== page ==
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April 19, 2015 / barrylad

Vampiro vs. Pentagon Jr from Lucha Underground 2015

Match Analysis by Barry Murphy:

This was a match without rules. Add ‘Cero Miedo’ to the never-ending list of ‘no rules match’ pseudonyms in wrestling.

Pentagon Jr has an incredible aura as he enters the temple, menacingly prancing to his under-rated theme. He is donned in all white gear tonight, which was an immediate sign of trouble. Vampiro had an awesome ‘dark Pope’ costume, which made for a great entrance. Striker was spouting on about how he knows ‘Ian’ and not ‘Vampiro,’ which is the crux of this angle. I like a lot of things about Striker, but this was the type of verbiage that would sound better coming from someone else – he sounded very canned, overly prepared.

While Vampiro was posturing for the crowd, Pentagon clobbered him with a series of chair shots to the back. Vampiro was not moving very well at all, even early on. It’s important to remember that, along with his litany of wrestling injuries, Vamp also broke his back in 2009 during a home invasion.  Vampiro escaped into the crowd momentarily, where they brawled for a brief stretch. Back at ringside, Pentagon uncovered the concrete floor. Vampiro then took an Attitude Adjustment style bump onto the exposed floor. I cannot fathom this guy taking such a bump – even if he was ten years younger. Nasty. Pentagon laid in more chair shots and choked Vamp with a cable as we cut to commercial. Striker was doing his somber ‘go to commercial’ voice as EMTs entered the fray.

Rick Knox threw up the ‘X.’ Vamp was loaded onto a stretcher but struck a paramedic and struggled back into the ring. He did an excellent job feigning the struggle of even entering through the ropes – at least I hope he was feigning it. Pentagon went immediately back on the attack but Vamp countered with a rough looking wheel kick. The crowd went INSANE for Vamp on offence. He got a bag of thumbtacks. Pentagon was immediately scoop slammed onto them. Vampiro went for a TWISTING SENTON OFF THE TOP ROPE (yes), but Pentagon moved. Vamp crashed and burned into the thumbtacks, but really it was the bump that was the scary part. Melissa Santos’ reactions at ringside were great. The crowd was on their feet from this point on.

Pentagon fetched a light-tube and broke it over Vampiro’s head. Vamp was immediately covered in blood. Pentagon stuck a broken shard of light-tube into Vampiro’s face. They had some amazing reaction shots of audience members looking repulsed. Pentagon licked a spattering of blood off his arm. Michael Shivallo on commentary said he was an animal who should be locked up. Pentagon threw some stiff strikes but Vamp didn’t seem phased and started to will the crowd behind him. Vampiro stopped in his tracks before Pentagon could whip him into another light tube, and then hip-tossed the luchador into the weapon himself. This wasn’t a pretty hip toss, and after the fact Vamp just kind of stood there with a ‘goddamn I’m tired’ look on his face. But the crowd were unglued. Vamp ripped Pentagon’s mask, almost clean off. He ripped it to such a degree that it almost looked like an accident. He broke a light tube over Pentagon’s head resulting in a big blade-job. Both men were now destroyed in blood. A low-blow from Pentagon, followed by an attempted top rope attack was stopped by Vamp. Vamp then shouted out to Matt Striker and hit a top rope belly-to-belly into the thumbtacks and glass. For the big finale, Vampiro fetched a table and set it ablaze. As soon as the fire went up, Pentagon immediately grabbed his foe and gave him a VERY ugly urinage through the table. This was scary, even after several viewings. Vampiro was momentarily engulfed in flames, and as he rolled away, much of his lower body was still on fire. He quickly flopped to the floor where he was extinguished but Jesus, this was a spectacle. Pentagon got the pin on the outside for the big win.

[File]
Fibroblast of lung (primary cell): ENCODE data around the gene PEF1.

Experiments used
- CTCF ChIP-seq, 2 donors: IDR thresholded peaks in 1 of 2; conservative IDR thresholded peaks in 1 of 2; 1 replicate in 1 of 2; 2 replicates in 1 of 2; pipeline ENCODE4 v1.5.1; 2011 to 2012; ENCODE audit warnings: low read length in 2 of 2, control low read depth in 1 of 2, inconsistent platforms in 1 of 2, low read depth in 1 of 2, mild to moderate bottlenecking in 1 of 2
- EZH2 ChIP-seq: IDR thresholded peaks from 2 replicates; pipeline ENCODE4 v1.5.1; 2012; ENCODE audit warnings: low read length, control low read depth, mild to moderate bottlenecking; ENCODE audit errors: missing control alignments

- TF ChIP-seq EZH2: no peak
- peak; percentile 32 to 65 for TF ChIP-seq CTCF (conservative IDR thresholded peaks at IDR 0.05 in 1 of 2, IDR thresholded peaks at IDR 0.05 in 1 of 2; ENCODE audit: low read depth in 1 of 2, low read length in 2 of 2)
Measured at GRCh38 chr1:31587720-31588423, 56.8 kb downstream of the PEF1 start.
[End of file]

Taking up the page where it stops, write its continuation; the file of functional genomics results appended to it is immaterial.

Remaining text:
After the fact, Vampiro insisted Pentagon break his arm, as he had been doing for weeks on the show. Pentagon obliged. He then asked where his master was. Vampiro grabbed the microphone and revealed that it was him all along. The crowd loved the reveal went nuts during the post-match celebrations. Given the nature of Lucha Underground’s tone – the story here was that ‘Vampiro’ is a very literal demonic side of Ian Hodgkinson, who had seemingly enlisted the services of Pentagon as a protege, to destroy the more human, reformed side of the man.

Conclusion:

This was a triumph of drama and storytelling over athleticism. There certainly wasn’t much of the latter, but there was an abundance of the former. I’d be interested to see how this match translates to a non-follower of Lucha Underground, or someone who doesn’t have an intimate knowledge of the angle up to this point – feel free to let me know on Twitter, should you happen to fall into either category. Other than the shock value of seeing light-tubes on an actual televised wrestling match, I don’t know that the minute-to-minute action would engage non-fans due to how limited Vampiro was. With great crowd investment and the sheer brutality of it all – it was an enjoyable spectacle however you slice it, but I don’t know if it would resonate as any more than that without the built-in investment. The promotion did an excellent job of building Pentagon as a merciless anti-hero, while subtly teasing at the duality of Ian Hodgkinson and Vampiro. The match fittingly felt like a battle of two larger than life characters, who could and would do anything to hurt one another. The symbolic destruction of Hodgkinson’s body to free his monstrous alter-ego is one of Lucha Underground’s most commendable achievements in story-telling – one that fused both deliberate, slow-burning teases and the fantastical, other-worldly aspect of the show’s universe. ****1/2

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